Why Emily Thornberry’s use of ‘b****cks’ is important.
In 1977, Nottingham Magistrate’s Court was the scene of a well publicised indecency case revolving around the use of the word b****cks – or to be more specific, its use in the title of the debut album by the Sex Pistols (as in Never Mind The…). Richard Branson, the boss of Virgin Records, hired celebrated QC, John Mortimer, for the defence, who successfully asserted that that the word was an Old English term, historically used to refer to a priest speaking rubbish.
Why is this relevant? Because on Sunday morning (at the sort of time priests up and down the country were preparing for morning service) Labour MP, Emily Thornberry, invoked this Anglo Saxon term to respond to a comment made by Tory Defence Minister, Michael Fallon, on the Andrew Marr Show. Said comment was in response to Mr Fallon’s assertion that a Labour Government would negotiate with Argentina over the future of the Falkland Islands.
Mr Fallon is guilty of overusing rhetoric to get his point across and Ms Thornberry – no shrinking violet herself when it comes to hogging the microphone- will nonetheless have won herself some new fans on Sunday when she voiced on screen, what many viewers would have been voicing at the screen as the Defence Minister overplayed his hand.
As I have written before, the Tories have realised the power of rhetoric in this election campaign, to the chagrin of Labour, which has failed to land simple message slogans that leave a lasting impression (although they are hoping ‘for the many, not the few’ will eventually stick). However, Miss Thornberry’s response serves as a warning to the Conservatives. Although the Tory steamroller continues to efficiently trundle over the opposition, its love of rhetoric could start to wear thin on a fatigued electorate with three weeks to go in this election campaign.
The problem with rhetoric is that it makes a quick and hard impression, but has sustainability issues when used as a long term message, with the danger of invoking that old idiom; ‘empty vessels make the most noise.’ While the Conservatives seem to be maintaining a lead that is light years ahead of Labour, in the Facebook era attention spans are short and opinions can change as quickly as the prevailing winds.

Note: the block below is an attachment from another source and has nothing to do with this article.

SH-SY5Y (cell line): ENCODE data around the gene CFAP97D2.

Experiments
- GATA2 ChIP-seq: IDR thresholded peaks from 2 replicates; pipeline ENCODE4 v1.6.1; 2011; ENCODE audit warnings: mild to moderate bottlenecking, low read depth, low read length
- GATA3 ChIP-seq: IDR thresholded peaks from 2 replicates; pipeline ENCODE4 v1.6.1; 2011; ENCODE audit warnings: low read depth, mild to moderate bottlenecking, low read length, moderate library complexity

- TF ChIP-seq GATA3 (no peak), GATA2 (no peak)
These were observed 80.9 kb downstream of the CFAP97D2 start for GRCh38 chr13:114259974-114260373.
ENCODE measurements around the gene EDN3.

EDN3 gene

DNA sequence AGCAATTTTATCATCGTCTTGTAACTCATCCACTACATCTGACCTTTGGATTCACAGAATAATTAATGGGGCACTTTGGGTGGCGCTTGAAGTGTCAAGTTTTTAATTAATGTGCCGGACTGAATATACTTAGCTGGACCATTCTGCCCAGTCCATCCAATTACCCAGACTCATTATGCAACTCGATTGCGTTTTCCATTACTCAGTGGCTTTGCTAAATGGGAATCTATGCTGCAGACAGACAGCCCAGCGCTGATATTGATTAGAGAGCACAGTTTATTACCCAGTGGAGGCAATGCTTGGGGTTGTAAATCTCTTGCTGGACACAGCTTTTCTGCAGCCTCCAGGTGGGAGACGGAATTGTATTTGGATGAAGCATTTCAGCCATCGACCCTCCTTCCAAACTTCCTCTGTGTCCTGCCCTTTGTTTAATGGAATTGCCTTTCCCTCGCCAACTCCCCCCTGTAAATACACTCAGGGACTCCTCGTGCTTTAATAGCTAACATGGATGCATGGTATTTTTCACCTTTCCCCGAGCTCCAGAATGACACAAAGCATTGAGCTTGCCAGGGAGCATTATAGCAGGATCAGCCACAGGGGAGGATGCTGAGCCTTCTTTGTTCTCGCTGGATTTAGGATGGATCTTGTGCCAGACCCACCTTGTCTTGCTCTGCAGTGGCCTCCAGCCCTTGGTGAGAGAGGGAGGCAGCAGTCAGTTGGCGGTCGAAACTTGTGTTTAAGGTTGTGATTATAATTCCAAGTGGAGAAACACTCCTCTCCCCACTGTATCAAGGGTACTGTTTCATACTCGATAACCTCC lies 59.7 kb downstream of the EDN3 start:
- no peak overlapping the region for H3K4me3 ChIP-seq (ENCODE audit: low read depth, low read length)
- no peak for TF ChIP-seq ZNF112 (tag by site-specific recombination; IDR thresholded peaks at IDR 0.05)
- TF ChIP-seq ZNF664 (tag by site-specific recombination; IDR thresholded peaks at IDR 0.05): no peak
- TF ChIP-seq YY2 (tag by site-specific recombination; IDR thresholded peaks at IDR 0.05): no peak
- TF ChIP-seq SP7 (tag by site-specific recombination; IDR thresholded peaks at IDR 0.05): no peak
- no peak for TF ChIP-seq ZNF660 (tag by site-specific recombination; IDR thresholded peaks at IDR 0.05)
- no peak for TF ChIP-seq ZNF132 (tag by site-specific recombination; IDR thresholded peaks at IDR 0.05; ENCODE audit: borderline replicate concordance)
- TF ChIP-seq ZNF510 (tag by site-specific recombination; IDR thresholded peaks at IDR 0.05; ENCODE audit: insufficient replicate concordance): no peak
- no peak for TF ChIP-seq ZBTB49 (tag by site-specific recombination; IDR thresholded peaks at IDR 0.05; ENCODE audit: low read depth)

In summing up during the 1977 legal case, Mr Mortimer said, “What sort of country are we living in if a politician comes to Nottingham and speaks here to a group of people in the city centre and during his speech a heckler replies ‘bollocks’. Are we to expect this person to be incarcerated, or do we live in a country where we are proud of our Anglo Saxon language? Do we wish our language to be virile and strong or watered down and weak?” The case was subsequently dismissed.
We are a week away from the deadline to register to vote. For Labour to even have the proverbial snowball’s hope in hell chance of contesting this election it needs a few big b****cks moments from the Tories to galvanise those who didn’t vote last time round to sign up to their vision. If not, this June will be a case of never mind the ballots, here’s the Tory majority Theresa May’s been dreaming of…
Luan de Burgh
Luan de Burgh is a speaker, writer and founder of The de Burgh Group – a specialist business communication training provider dedicated to helping people perform at their highest potential.